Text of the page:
When it comes to the ego we have regarding our code, a programmer would make Kanye West look modest. I love how Kumail Namjiani depicts this overabundance of pride and self-congratulation, though he also accurately adds a thin layer of insecurity underneath. After Richard takes back the TechCrunch Disrupt prize money he promised each employee, Dinesh freaks out because he donated $5,000 of it to his cousin’s Kickstarter campaign. In this plotline, Silicon Valley skewers Kickstarter campaigns and useless apps in one fell swoop. Dinesh’s cousin’s app is a rip-off of the actual Yo app, except instead of only sending the word yo back and forth to people, this app sends the word bro. It’s the Groot of apps, except it’s devoid of the varying emotions in Vin Diesel’s Oscar-worthy readings of “I am Groot!”
To avoid having to pay the donation, Dinesh meets his cousin and tries to talk him into canceling the Kickstarter. On the cusp of victory, Dinesh is reminded of the project he was working on before Pied Piper. His cousin says everyone thought Dinesh quit working on it due to failure, when in actuality Dinesh put it on hold to do Pied Piper (or so he says). Dinesh’s passionate, ego-filled defense has the unintended effect of inspiring his cousin to throw a fund-raising party for his Kickstarter. As the Bible says: “Pride goeth before destruction, and a haughty spirit before the fall.”
Decision: Pride by TKO 91 seconds into the first round.
Undercard Match 3: Dinesh vs. Gilfoyle
This battle has had more rematches than Ali–Frazier, and the outcome is always the same. Our resident Satanist, Gilfoyle, decides to contribute to the Bro Kickstarter (under the clever alias Gilfoyle_Luci4). In his words, he’s the “Warren Buffett of fucking with Dinesh.” Gilfoyle threatens to pay off the rest of the Bro Kickstarter unless Dinesh pays him a bribe. Just as Dinesh acquiesces, the Kickstarter succeeds. Gilfoyle’s plan to aggravate Dinesh backfires, but he’s only out one tenth of the money Dinesh is.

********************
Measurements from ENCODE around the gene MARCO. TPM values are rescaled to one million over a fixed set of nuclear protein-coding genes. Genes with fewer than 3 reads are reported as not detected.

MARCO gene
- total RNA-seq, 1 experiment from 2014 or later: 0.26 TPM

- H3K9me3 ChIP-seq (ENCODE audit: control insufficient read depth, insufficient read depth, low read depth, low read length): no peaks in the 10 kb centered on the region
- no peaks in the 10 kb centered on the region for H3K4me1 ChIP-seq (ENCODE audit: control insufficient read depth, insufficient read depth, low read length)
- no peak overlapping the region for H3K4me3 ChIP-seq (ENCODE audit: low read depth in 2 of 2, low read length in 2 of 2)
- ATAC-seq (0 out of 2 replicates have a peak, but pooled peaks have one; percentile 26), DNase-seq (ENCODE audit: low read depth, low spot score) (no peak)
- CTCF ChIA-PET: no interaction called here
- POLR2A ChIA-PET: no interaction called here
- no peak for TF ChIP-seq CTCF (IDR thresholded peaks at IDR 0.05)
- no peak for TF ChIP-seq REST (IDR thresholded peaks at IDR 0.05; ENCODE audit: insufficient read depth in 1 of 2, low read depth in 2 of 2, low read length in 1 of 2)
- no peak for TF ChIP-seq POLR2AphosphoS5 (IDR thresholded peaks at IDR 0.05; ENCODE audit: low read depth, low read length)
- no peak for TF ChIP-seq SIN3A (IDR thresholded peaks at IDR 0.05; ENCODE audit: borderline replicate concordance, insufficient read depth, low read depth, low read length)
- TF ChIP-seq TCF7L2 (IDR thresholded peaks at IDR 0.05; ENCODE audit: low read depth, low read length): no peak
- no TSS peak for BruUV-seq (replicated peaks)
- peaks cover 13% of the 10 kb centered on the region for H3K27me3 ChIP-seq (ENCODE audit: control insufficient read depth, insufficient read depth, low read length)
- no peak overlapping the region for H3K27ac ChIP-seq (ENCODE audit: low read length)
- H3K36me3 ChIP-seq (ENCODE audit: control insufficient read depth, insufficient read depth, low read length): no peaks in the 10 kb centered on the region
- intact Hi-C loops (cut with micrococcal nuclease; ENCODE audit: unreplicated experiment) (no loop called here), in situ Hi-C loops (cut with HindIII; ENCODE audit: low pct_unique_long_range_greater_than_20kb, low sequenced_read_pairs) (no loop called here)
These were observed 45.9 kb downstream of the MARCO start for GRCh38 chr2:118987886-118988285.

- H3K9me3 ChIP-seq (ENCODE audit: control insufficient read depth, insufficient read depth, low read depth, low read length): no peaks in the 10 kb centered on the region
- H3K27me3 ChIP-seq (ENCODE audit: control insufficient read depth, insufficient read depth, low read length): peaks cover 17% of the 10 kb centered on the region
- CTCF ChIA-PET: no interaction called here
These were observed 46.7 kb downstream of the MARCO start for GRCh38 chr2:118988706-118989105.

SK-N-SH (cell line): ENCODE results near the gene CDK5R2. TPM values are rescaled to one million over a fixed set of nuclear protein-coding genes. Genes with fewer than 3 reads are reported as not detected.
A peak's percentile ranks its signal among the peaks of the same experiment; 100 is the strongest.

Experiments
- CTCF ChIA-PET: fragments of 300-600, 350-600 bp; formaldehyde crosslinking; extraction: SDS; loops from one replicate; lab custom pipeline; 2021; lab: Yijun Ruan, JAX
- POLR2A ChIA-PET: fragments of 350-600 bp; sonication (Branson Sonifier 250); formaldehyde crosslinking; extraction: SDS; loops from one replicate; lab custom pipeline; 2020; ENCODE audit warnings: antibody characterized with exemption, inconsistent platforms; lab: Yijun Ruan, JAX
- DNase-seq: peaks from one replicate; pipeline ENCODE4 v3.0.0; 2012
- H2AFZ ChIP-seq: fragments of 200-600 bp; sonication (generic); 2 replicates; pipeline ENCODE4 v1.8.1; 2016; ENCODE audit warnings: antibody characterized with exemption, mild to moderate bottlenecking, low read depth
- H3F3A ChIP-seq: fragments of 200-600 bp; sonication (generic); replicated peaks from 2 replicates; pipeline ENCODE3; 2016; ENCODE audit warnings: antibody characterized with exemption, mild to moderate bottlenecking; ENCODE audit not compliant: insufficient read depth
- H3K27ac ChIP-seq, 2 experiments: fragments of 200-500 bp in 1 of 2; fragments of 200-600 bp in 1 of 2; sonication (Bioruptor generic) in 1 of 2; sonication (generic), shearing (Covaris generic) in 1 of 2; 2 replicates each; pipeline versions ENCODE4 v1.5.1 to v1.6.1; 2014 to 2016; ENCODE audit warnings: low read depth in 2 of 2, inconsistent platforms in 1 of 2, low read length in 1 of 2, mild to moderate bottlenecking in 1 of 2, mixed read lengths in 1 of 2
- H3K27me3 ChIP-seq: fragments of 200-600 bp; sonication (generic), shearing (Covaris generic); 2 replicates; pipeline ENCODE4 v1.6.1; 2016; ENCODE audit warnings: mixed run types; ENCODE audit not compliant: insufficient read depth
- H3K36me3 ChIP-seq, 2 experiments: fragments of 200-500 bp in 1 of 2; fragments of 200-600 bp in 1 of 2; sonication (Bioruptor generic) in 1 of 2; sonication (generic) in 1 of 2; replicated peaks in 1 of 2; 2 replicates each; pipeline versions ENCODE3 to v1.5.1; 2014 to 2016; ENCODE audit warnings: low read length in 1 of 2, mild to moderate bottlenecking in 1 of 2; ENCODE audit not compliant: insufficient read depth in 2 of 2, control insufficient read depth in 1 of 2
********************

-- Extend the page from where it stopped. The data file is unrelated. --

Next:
Decision: Split Decision for Gilfoyle at the end of the fight.
The Main Event: Hooli vs. Pied Piper
Last week’s cameo appearance by the Winklevii hinted at the Pied Piper lawsuit that ended “Sand Hill Shuffle.” “Runaway Devaluation” runs with that lawsuit under the guise of describing two practices that occur in the tech world, and how similar practices exist in other businesses. Hooli’s “intimidation lawsuit” is designed to freeze Pied Piper’s development while Hooli continues to work on its competing product, Nucleus. Since Hooli has more lawyers than the bar, and the money to pay for them, Pied Piper cannot compete. Richard’s dude-bro lawyer lines up a credible legal team, but the $2 million price tag is too steep for a company with only $50,000 in cash. You can look up numerous David vs. Goliath cases like this, and not just in tech. Goliath usually wins, which is why Richard takes a meeting with the Devil.
Before he does, he and the team visit a competing compression engine company interested in bailing Pied Piper out. A few minutes in, Erlich and Jared realize they’re being “brain-raped,” an iffy term for a company tricking another into revealing the secrets of their code so that it can be stolen. It’s sort of like when a screenwriter pitches a story to Hollywood, gets rejected and then sees the same story on the screen attributed to the studio that rejected the idea. This was a rare moment when Erlich and the tech guy formerly known as Donald Dunn worked together, sparing us an Erlich vs. Jared bout this week.
Richard’s mysterious phone call was also an unusual moment. We’ve never seen Richard being secretive before, and it doesn’t suit him at all. We discover that it’s Gavin on the line, asking for a meeting at a Mexican food joint. With his Hooli hoodie, Gavin looks like the Emperor from Star Wars, and he’s brought with him a contract to bring Richard to the Dark Side of the Force. Hooli wants to acquire Pied Piper, bringing Richard full circle with the first episode of this series. Richard’s answer, which I had hoped would be full of profanities and the word NO, is interrupted by that damn mariachi band!
Decision: The fight isn’t over, but Hooli’s way ahead on points.